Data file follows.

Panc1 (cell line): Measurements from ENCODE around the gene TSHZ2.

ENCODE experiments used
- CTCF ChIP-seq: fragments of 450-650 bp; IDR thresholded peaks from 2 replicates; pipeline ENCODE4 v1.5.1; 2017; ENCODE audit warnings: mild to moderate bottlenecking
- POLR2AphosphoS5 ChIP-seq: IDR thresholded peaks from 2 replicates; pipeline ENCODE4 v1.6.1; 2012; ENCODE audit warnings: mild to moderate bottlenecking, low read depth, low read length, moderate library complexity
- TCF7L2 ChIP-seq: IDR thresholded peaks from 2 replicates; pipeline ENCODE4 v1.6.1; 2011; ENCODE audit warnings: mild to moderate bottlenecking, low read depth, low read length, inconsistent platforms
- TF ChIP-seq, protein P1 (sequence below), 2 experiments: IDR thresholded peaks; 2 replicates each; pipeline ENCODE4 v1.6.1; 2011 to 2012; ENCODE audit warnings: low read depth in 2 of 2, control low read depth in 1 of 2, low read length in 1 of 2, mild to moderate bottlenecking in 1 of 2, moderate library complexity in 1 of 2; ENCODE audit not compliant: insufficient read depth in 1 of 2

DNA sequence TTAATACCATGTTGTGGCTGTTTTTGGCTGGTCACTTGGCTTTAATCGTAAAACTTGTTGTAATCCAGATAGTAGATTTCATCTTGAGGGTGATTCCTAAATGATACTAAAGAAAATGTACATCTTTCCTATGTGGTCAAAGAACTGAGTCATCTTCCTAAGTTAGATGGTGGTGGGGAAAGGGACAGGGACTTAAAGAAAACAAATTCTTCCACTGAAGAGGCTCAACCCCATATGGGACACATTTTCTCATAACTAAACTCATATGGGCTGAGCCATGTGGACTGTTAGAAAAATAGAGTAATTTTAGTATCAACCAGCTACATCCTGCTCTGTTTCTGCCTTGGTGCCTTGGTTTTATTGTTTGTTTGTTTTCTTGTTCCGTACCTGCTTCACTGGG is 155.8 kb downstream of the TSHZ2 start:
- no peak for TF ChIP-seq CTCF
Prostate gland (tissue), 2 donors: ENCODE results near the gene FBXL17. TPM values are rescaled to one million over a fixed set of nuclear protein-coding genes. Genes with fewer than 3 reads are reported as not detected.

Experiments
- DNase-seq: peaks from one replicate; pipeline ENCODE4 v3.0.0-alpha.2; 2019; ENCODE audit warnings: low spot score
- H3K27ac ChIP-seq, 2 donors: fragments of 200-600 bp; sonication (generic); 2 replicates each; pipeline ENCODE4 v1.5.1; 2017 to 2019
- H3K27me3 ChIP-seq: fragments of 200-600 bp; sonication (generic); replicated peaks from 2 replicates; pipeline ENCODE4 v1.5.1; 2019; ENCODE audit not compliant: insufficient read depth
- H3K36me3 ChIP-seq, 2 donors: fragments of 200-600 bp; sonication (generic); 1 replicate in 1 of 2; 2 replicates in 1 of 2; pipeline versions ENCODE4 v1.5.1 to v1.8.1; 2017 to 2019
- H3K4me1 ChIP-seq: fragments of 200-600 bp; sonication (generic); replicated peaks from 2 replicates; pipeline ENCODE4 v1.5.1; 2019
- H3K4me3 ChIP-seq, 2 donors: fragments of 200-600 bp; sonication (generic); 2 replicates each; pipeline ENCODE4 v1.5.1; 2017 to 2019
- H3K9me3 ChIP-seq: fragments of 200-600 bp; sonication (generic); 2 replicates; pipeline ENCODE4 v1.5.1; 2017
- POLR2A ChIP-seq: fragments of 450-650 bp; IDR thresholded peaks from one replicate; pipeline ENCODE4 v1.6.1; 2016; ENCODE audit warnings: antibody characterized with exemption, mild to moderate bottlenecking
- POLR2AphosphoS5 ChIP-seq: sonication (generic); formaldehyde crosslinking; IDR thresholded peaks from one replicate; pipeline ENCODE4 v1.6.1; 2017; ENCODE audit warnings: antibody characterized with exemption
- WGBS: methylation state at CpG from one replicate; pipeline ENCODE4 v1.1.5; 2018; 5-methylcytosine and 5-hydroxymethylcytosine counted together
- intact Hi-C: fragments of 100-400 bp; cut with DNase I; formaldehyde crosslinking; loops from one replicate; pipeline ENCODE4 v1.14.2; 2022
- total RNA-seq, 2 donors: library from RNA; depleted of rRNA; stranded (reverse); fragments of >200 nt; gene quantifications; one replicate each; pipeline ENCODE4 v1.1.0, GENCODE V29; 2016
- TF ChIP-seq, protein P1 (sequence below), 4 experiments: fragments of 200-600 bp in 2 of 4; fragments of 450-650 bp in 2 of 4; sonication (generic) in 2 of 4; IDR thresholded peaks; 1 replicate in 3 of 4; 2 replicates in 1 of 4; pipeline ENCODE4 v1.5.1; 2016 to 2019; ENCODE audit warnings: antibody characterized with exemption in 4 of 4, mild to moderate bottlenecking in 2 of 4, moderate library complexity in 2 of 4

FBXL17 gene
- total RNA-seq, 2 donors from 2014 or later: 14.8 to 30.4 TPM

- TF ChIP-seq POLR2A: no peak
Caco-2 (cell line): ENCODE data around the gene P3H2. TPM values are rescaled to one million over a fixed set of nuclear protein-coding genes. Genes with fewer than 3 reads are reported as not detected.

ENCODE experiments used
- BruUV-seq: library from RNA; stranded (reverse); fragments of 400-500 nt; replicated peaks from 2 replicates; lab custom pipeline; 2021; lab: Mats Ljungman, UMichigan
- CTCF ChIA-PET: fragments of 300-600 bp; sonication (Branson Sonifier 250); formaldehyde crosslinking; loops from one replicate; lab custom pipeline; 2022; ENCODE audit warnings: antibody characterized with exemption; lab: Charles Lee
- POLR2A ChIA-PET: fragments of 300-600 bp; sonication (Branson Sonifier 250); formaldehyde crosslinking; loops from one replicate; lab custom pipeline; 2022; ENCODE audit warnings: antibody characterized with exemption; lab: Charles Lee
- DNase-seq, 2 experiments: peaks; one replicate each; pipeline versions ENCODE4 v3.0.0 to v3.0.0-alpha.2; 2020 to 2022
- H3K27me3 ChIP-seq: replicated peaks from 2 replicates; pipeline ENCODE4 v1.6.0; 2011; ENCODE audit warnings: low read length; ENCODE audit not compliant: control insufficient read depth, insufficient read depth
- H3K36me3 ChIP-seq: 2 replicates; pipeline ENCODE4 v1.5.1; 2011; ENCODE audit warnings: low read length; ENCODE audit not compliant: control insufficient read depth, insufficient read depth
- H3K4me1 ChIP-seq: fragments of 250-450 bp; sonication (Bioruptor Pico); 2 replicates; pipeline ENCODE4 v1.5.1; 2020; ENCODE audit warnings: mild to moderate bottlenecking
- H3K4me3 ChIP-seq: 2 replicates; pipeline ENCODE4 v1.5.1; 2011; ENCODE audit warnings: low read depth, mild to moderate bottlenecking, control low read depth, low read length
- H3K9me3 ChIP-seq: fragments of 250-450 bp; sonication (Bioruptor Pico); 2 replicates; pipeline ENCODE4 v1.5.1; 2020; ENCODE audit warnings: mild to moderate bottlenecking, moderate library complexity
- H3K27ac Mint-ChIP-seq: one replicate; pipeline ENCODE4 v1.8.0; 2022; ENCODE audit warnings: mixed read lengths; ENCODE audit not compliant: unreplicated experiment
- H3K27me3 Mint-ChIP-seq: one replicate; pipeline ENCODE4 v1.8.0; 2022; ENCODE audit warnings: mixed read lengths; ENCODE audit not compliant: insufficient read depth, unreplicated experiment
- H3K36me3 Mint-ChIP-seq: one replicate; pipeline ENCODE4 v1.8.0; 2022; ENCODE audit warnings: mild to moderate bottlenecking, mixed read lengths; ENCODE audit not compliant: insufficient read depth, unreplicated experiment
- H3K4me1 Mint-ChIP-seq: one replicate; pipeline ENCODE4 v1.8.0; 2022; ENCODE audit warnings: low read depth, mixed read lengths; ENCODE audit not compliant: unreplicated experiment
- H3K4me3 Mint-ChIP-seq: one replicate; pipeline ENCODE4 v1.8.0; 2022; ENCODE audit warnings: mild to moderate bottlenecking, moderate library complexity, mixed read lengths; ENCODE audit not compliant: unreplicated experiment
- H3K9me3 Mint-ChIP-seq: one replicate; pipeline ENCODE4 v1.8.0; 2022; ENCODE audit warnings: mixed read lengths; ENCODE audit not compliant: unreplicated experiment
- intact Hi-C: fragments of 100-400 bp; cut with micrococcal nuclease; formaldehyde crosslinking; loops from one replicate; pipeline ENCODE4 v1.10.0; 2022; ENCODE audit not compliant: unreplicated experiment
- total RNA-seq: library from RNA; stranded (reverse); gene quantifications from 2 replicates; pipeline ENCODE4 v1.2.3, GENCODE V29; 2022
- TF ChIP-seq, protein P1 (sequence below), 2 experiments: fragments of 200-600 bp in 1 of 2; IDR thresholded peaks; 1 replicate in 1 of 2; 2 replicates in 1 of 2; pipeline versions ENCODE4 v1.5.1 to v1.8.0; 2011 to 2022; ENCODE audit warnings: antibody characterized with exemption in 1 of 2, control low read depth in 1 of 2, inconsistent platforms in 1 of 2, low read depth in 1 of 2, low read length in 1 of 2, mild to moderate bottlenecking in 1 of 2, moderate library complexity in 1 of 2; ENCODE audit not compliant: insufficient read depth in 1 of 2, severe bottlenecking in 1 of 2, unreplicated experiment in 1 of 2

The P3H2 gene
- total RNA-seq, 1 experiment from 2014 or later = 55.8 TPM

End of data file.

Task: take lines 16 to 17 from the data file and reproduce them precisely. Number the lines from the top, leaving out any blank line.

- H3K4me3 ChIP-seq, 2 donors: fragments of 200-600 bp; sonication (generic); 2 replicates each; pipeline ENCODE4 v1.5.1; 2017 to 2019
- H3K9me3 ChIP-seq: fragments of 200-600 bp; sonication (generic); 2 replicates; pipeline ENCODE4 v1.5.1; 2017